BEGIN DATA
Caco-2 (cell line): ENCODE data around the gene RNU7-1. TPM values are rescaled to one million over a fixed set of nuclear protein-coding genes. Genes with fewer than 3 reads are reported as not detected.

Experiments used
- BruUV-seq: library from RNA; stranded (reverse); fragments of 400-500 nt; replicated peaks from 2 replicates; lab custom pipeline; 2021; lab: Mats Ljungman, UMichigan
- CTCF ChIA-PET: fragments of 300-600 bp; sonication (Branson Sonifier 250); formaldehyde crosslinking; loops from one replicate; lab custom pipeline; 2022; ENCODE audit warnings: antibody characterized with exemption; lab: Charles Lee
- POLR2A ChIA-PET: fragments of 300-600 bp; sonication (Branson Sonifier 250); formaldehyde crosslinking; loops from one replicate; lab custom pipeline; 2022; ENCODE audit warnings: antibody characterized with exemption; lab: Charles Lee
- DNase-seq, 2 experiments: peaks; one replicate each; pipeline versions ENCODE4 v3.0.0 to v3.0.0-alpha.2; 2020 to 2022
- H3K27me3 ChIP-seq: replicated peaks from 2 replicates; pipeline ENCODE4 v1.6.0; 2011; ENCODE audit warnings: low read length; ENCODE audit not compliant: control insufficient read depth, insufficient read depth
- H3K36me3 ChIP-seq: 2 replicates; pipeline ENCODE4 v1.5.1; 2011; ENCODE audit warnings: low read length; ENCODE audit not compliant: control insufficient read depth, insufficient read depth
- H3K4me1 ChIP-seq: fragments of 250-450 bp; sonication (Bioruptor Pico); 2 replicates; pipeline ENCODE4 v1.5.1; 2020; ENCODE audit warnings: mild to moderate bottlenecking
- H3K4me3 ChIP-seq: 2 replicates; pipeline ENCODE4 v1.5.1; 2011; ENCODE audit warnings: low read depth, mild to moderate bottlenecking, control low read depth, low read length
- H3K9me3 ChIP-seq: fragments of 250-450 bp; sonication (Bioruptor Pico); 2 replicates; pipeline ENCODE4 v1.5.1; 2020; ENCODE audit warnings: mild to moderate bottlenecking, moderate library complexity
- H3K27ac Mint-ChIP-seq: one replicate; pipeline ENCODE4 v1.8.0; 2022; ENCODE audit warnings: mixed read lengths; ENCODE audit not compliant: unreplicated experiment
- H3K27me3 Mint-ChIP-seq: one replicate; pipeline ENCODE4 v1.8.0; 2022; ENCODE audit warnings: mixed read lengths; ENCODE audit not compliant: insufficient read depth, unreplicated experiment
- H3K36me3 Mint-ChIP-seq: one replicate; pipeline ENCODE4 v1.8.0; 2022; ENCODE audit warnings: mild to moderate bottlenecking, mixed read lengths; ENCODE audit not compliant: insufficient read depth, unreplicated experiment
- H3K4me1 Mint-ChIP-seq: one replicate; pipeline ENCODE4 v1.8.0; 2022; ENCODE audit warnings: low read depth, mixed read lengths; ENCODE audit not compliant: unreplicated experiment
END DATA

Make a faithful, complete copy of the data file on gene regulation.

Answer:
Caco-2 (cell line): ENCODE data around the gene RNU7-1. TPM values are rescaled to one million over a fixed set of nuclear protein-coding genes. Genes with fewer than 3 reads are reported as not detected.

Experiments used
- BruUV-seq: library from RNA; stranded (reverse); fragments of 400-500 nt; replicated peaks from 2 replicates; lab custom pipeline; 2021; lab: Mats Ljungman, UMichigan
- CTCF ChIA-PET: fragments of 300-600 bp; sonication (Branson Sonifier 250); formaldehyde crosslinking; loops from one replicate; lab custom pipeline; 2022; ENCODE audit warnings: antibody characterized with exemption; lab: Charles Lee
- POLR2A ChIA-PET: fragments of 300-600 bp; sonication (Branson Sonifier 250); formaldehyde crosslinking; loops from one replicate; lab custom pipeline; 2022; ENCODE audit warnings: antibody characterized with exemption; lab: Charles Lee
- DNase-seq, 2 experiments: peaks; one replicate each; pipeline versions ENCODE4 v3.0.0 to v3.0.0-alpha.2; 2020 to 2022
- H3K27me3 ChIP-seq: replicated peaks from 2 replicates; pipeline ENCODE4 v1.6.0; 2011; ENCODE audit warnings: low read length; ENCODE audit not compliant: control insufficient read depth, insufficient read depth
- H3K36me3 ChIP-seq: 2 replicates; pipeline ENCODE4 v1.5.1; 2011; ENCODE audit warnings: low read length; ENCODE audit not compliant: control insufficient read depth, insufficient read depth
- H3K4me1 ChIP-seq: fragments of 250-450 bp; sonication (Bioruptor Pico); 2 replicates; pipeline ENCODE4 v1.5.1; 2020; ENCODE audit warnings: mild to moderate bottlenecking
- H3K4me3 ChIP-seq: 2 replicates; pipeline ENCODE4 v1.5.1; 2011; ENCODE audit warnings: low read depth, mild to moderate bottlenecking, control low read depth, low read length
- H3K9me3 ChIP-seq: fragments of 250-450 bp; sonication (Bioruptor Pico); 2 replicates; pipeline ENCODE4 v1.5.1; 2020; ENCODE audit warnings: mild to moderate bottlenecking, moderate library complexity
- H3K27ac Mint-ChIP-seq: one replicate; pipeline ENCODE4 v1.8.0; 2022; ENCODE audit warnings: mixed read lengths; ENCODE audit not compliant: unreplicated experiment
- H3K27me3 Mint-ChIP-seq: one replicate; pipeline ENCODE4 v1.8.0; 2022; ENCODE audit warnings: mixed read lengths; ENCODE audit not compliant: insufficient read depth, unreplicated experiment
- H3K36me3 Mint-ChIP-seq: one replicate; pipeline ENCODE4 v1.8.0; 2022; ENCODE audit warnings: mild to moderate bottlenecking, mixed read lengths; ENCODE audit not compliant: insufficient read depth, unreplicated experiment
- H3K4me1 Mint-ChIP-seq: one replicate; pipeline ENCODE4 v1.8.0; 2022; ENCODE audit warnings: low read depth, mixed read lengths; ENCODE audit not compliant: unreplicated experiment